05:58pm Wednesday 15 July 2020

Fear of Komodo dragon bacteria wrapped in myth

It has long been believed that Komodo dragon bites were fatal because of toxic bacteria in the reptiles’ mouths.

But ground-breaking research by The University of Queensland’s Associate Professor Bryan Fry and colleagues in the United States has found that the mouths of Komodo dragons are surprisingly ordinary and the levels and types of bacteria do not differ from any other carnivore.

This presents a powerful challenge to how most scientists and zookeepers have viewed the Komodo dragon.

“Komodo dragons are actually very clean animals,” Associate Professor Fry said.

“After they are done feeding, they will spend 10 to 15 minutes lip-licking and rubbing their head in the leaves to clean their mouth.

“The inside of their mouth is also kept extremely clean by the tongue.

“Unlike people have been led to believe, they do not have chunks of rotting flesh from their meals on their teeth, cultivating bacteria.”

In fact it seems the poor hygiene of water buffalo is responsible for perceptions about deadly toxic bacteria in the dragons.

Komodo dragons evolved in Australia and preyed upon young megafauna.

They now populate the islands of Indonesia where they prey on the introduced water buffalo, and on pigs and deer.

Professor Fry said attacks on pigs and deer were extremely successful, with about 75 per cent bleeding out within 30 minutes and a further 15 per cent dying within three to four hours from venom in the salivary glands of the Komodo dragons.

“In contrast, water buffalo always get away but with deep wounds to the legs,” he said.

“The water buffalo follow their instincts and seek shelter in warm water that is usually stagnant, filled with water buffalo faeces and flourishing with bacteria, particularly nasty anaerobic types.”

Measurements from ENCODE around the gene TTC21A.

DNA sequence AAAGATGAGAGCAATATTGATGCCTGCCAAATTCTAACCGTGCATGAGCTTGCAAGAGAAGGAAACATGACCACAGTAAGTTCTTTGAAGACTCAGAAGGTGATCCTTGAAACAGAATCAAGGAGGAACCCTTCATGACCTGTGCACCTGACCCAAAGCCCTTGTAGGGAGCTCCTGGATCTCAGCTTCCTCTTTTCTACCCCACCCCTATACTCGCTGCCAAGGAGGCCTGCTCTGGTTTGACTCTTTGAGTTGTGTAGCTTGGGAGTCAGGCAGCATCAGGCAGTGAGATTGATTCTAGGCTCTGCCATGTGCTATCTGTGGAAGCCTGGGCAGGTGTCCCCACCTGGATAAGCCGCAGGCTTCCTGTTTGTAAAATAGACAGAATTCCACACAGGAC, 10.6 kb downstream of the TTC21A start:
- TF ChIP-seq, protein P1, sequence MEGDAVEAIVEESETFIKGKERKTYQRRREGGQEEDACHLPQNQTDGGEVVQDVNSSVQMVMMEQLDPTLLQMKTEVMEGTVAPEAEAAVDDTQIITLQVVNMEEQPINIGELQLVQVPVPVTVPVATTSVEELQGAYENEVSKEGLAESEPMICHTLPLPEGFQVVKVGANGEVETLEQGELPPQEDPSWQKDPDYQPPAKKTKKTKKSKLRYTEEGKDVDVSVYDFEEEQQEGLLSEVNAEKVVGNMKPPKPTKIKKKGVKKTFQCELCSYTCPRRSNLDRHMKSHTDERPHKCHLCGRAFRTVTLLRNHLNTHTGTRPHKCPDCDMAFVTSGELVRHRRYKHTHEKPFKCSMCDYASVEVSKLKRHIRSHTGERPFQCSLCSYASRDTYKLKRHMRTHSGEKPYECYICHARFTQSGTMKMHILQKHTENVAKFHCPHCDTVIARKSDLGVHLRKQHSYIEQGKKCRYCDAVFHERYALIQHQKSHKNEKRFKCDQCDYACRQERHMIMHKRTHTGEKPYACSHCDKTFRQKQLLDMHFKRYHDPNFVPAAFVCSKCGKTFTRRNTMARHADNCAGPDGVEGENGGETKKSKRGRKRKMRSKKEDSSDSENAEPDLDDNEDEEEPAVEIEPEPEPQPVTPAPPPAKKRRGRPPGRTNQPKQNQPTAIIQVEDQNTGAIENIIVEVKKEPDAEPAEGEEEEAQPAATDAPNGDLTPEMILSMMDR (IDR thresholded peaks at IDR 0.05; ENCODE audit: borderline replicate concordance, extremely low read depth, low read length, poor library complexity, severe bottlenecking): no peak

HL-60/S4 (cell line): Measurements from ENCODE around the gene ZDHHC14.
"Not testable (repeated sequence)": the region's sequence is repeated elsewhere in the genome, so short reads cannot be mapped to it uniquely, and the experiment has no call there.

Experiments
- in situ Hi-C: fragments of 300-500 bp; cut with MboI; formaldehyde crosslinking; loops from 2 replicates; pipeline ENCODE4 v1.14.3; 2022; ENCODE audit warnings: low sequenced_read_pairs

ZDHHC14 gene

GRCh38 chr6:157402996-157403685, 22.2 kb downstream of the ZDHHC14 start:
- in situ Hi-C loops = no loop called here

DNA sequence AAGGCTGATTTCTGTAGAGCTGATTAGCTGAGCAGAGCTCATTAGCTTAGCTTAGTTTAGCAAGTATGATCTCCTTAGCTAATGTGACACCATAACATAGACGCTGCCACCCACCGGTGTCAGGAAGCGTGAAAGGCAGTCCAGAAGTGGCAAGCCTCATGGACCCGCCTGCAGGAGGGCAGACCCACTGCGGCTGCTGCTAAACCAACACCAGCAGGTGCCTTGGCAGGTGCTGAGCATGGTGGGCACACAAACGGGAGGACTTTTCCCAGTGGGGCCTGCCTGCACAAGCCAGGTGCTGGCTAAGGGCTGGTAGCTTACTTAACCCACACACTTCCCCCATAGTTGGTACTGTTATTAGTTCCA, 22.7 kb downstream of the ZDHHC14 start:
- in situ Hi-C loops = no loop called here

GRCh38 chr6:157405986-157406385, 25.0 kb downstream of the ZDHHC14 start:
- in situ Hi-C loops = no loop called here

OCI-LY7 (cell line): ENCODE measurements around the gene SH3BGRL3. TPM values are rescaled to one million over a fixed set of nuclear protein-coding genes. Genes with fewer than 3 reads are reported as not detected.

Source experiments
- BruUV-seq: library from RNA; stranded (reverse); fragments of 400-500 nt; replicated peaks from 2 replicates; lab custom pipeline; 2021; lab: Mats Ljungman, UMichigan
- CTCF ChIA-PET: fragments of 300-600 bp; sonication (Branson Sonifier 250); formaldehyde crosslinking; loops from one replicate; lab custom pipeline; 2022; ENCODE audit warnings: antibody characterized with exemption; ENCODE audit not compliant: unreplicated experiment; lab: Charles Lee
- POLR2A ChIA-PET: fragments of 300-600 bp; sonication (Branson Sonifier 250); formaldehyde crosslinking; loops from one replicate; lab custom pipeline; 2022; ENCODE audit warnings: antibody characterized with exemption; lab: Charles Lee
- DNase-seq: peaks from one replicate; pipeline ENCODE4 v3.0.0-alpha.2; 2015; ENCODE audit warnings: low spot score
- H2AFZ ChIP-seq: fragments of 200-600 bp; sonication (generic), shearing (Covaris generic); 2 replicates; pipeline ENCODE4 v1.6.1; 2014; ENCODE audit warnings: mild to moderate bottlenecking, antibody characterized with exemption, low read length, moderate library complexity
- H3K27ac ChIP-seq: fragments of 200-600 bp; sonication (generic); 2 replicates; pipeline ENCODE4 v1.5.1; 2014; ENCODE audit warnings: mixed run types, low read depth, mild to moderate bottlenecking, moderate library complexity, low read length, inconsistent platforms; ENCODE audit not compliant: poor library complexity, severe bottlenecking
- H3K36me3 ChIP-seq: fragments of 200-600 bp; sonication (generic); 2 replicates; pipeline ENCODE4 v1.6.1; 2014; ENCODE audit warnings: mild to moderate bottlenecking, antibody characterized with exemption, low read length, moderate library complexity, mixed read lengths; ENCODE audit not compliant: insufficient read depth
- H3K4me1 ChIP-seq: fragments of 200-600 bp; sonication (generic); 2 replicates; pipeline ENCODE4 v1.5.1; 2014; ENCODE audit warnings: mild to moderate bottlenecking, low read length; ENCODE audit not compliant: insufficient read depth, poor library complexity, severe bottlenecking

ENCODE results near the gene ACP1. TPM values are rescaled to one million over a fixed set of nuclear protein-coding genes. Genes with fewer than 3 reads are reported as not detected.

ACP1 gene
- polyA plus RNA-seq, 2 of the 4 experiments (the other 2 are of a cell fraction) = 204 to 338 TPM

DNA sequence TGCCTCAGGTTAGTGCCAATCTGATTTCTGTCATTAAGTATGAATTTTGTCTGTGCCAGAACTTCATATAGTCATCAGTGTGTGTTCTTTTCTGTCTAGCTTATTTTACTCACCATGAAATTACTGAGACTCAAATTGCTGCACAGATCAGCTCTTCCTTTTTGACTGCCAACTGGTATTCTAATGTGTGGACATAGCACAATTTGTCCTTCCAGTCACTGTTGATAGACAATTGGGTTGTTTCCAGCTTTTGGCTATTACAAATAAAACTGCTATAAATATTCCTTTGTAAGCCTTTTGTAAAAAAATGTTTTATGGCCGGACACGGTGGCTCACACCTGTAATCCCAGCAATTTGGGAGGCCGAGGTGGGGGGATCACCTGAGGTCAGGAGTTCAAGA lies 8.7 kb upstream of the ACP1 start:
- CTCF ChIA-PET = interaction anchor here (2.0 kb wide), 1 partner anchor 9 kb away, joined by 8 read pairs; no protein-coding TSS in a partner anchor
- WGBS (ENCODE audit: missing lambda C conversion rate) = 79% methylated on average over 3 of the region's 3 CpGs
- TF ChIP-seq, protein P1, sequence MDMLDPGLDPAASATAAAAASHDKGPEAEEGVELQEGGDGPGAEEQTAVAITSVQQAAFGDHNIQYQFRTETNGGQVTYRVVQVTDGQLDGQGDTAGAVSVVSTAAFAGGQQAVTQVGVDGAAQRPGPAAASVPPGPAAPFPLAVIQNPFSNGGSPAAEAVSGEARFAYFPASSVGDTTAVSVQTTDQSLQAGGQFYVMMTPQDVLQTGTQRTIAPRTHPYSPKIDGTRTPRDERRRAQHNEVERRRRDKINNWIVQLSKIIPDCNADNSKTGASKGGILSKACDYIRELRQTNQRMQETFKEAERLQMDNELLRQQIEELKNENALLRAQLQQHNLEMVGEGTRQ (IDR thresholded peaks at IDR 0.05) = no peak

Pathogenic bacteria found in komodo mouths were simply the remnants from when the dragons drank from sewage filled watering holes. The dragons do not have enough bacteria in their mouths to infect an injured water buffalo.

“It is when the water buffalo go stand in the toxic water with gaping wounds that they get infected,” Professor Fry said.

“It really has been that simple all along.

“If water buffalo had never been introduced onto the islands, then this enchanting fairy tale never would have come into existence.

“The water buffalo are not living in their native habitat of large fresh marshes but rather on islands with the only water source being tiny water holes.

“So they are basically going to the bathroom directly onto their wounds. This is an ideal scenario for infection, but a situation that is man-made and thus entirely artificial.”

Professor Fry says the next step is to conduct tests on the watering holes to prove that they are the true source of any infection to water buffalo and to characterise what sorts of pathogens are responsible for the sickness to the water buffaloes.

The findings from Associate Professor Fry and his colleagues are published in the Journal of Zoo and Wildlife Medicine.

High resolution Images are available from Tracey Franchi.

Media: Associate Professor Bryan Fry, 0400 193 182 or [email protected] or School of Biological Sciences Communications Manager Tracey Franchi [email protected] or 3365 4831.

About the School of Biological Sciences

Through research undertaken in the School, UQ has been ranked by the 2012 National Taiwan University Rankings in the top five universities globally for research in ecology and environmental biology and in the top 18 universities globally for plant and animal biology. The UQ School of Biological Sciences attracts researchers of world standing in a range of disciplines, with international leaders in many diverse fields. Our work spans the scales of biological organisation, from molecules and cells to organisms, populations, species and communities. With more than 150 researchers working in evolution, global change biology, ecology, aquaculture, animal behaviour, physiology, entomology, zoology, botany, genomics, development and conservation biology, our researchers and graduate scientists are well-equipped to make a real difference in contributing to solving global problems.

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